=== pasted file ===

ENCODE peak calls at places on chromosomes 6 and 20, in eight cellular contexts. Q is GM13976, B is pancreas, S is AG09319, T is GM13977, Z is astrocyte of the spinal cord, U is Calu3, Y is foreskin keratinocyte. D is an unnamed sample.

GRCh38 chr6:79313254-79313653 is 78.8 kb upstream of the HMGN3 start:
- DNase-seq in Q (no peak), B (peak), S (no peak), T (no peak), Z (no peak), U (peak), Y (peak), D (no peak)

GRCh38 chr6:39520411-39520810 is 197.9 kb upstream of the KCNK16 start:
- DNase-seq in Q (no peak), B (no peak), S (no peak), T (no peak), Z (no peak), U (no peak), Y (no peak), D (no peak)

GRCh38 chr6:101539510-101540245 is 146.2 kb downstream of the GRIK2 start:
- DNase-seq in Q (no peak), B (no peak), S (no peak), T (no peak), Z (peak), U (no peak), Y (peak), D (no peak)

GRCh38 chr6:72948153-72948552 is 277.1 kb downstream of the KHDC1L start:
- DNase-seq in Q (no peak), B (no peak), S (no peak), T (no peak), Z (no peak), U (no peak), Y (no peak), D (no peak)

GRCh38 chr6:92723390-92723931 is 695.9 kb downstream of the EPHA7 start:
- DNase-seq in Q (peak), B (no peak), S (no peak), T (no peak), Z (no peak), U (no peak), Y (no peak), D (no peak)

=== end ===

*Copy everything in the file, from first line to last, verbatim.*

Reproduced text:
ENCODE peak calls at places on chromosomes 6 and 20, in eight cellular contexts. Q is GM13976, B is pancreas, S is AG09319, T is GM13977, Z is astrocyte of the spinal cord, U is Calu3, Y is foreskin keratinocyte. D is an unnamed sample.

GRCh38 chr6:79313254-79313653 is 78.8 kb upstream of the HMGN3 start:
- DNase-seq in Q (no peak), B (peak), S (no peak), T (no peak), Z (no peak), U (peak), Y (peak), D (no peak)

GRCh38 chr6:39520411-39520810 is 197.9 kb upstream of the KCNK16 start:
- DNase-seq in Q (no peak), B (no peak), S (no peak), T (no peak), Z (no peak), U (no peak), Y (no peak), D (no peak)

GRCh38 chr6:101539510-101540245 is 146.2 kb downstream of the GRIK2 start:
- DNase-seq in Q (no peak), B (no peak), S (no peak), T (no peak), Z (peak), U (no peak), Y (peak), D (no peak)

GRCh38 chr6:72948153-72948552 is 277.1 kb downstream of the KHDC1L start:
- DNase-seq in Q (no peak), B (no peak), S (no peak), T (no peak), Z (no peak), U (no peak), Y (no peak), D (no peak)

GRCh38 chr6:92723390-92723931 is 695.9 kb downstream of the EPHA7 start:
- DNase-seq in Q (peak), B (no peak), S (no peak), T (no peak), Z (no peak), U (no peak), Y (no peak), D (no peak)